It’s said that inspiration can be found anywhere, and revelations from otherwise unremarkable moments. It’s this subtlety that London-based photographer Rick Pushinsky has explored in his new work, Powerful Mantras, a set of 10 image-text postcards.
Pushinsky got into the habit of sharing images of the everyday via Instagram stories, which he uses to upload shots he’s taken with his iPhone. “I take pictures of things I find interesting or amusing, and I share them,” he says. “After some time, I started pairing those pictures with slices of text.”
He’s also a fan of motivational self-help books, written by the likes of life coach Tony Robbins – despite their somewhat cheesy reputation. “I find them fascinating,” he explains. “Even though their references are slightly outdated and clichéd, their power in giving people an accessible framework to work through is incredible. Yes, they can seem silly, but they can also change your life.”
Using these books Pushinksy picked out motivational quotes to pair with his pictures, spending hours trawling through the publications, highlighting sections and seeing what text worked alongside each image. “I made around 80 before I felt there was a project there. I then began editing them down and replicating the layouts on InDesign.”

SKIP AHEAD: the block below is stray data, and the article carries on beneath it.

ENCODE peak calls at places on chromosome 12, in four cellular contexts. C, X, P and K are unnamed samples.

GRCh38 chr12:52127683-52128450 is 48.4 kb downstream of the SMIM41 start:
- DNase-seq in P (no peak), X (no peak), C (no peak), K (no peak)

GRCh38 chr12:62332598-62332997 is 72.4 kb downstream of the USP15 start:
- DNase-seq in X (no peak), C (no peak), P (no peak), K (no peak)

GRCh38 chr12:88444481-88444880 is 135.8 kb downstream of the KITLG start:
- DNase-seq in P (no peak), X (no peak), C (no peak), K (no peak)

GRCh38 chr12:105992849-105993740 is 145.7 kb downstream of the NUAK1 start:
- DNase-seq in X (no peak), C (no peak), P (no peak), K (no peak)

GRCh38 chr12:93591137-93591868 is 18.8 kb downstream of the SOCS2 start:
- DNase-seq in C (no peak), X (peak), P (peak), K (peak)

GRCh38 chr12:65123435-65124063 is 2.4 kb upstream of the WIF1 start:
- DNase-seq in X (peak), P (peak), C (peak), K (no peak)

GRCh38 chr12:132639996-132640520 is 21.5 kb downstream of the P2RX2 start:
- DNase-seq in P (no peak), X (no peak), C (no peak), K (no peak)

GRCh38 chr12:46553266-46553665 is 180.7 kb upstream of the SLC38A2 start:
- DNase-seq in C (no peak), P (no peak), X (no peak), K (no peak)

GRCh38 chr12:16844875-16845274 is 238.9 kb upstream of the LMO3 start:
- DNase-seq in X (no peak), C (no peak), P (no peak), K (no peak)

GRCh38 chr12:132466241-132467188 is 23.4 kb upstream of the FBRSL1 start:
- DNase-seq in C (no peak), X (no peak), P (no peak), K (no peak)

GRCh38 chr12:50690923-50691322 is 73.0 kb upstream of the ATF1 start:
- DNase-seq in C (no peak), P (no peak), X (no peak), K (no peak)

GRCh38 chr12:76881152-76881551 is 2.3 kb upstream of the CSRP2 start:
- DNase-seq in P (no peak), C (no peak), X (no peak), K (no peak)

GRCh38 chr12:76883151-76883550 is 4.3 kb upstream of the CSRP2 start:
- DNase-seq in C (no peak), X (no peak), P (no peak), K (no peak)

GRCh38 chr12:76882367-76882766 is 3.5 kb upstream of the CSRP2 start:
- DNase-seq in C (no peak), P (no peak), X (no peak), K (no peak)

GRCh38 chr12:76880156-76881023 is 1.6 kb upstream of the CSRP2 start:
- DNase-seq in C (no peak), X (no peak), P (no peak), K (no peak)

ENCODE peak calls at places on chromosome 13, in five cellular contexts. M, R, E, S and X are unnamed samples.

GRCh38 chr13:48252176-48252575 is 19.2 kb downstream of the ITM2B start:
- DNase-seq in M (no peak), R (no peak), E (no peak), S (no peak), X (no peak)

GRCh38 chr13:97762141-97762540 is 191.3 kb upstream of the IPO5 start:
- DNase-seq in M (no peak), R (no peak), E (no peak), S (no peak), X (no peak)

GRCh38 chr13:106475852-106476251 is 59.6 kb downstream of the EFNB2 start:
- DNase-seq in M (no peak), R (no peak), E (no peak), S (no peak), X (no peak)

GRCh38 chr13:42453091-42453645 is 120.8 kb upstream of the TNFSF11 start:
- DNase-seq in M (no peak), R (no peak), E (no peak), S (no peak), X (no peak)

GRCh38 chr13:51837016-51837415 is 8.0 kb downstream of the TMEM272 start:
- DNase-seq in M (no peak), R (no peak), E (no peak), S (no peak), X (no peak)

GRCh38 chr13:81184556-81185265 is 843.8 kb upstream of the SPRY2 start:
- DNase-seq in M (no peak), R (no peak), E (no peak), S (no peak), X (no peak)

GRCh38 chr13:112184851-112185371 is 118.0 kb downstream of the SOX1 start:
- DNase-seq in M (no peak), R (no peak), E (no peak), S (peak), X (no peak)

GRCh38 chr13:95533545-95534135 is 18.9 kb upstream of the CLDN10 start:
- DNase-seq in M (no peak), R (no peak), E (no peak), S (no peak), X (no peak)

The result is a playful collection of witty yet strangely touching image-text pairings. ‘Minds are like flowers’ accompanies an image of gloves splayed out, as if blossoming, on the ground, and ‘Destiny is real’ floats over a cup of milky tea. “There’s a hint of connection between each text and image,” says Pushinsky. “I looked for images that appeared to have the mental space for a piece of text. Both text and image needed to have an open-endedness that would allow them to converse.”
The postcard format is also deliberately anti-fetishistic. “It didn’t seem appropriate to use a luxurious paper stock,” he explains. “There’s a deadpan, everyday quality to the photos you take on an iPhone on a grey day in London, and the resulting object needed to reflect that.”
The cards are intended to be passed on, or stuck to the fridge with magnets. “It was the closest I could get to a physical version of Instagram,” he muses. “It allowed me to make my images as shareable as possible, cheaply and quickly.”
Previous projects have seen Pushinsky take a slower, more premeditated approach, so he found the fast pace of making Powerful Mantras liberating. “It felt important not to stop and analyse what I was doing too much, and there’s a freshness that wouldn’t have happened if I’d spent a long time on it,” he say. “Something honest came out of it. It’s my brain on paper.”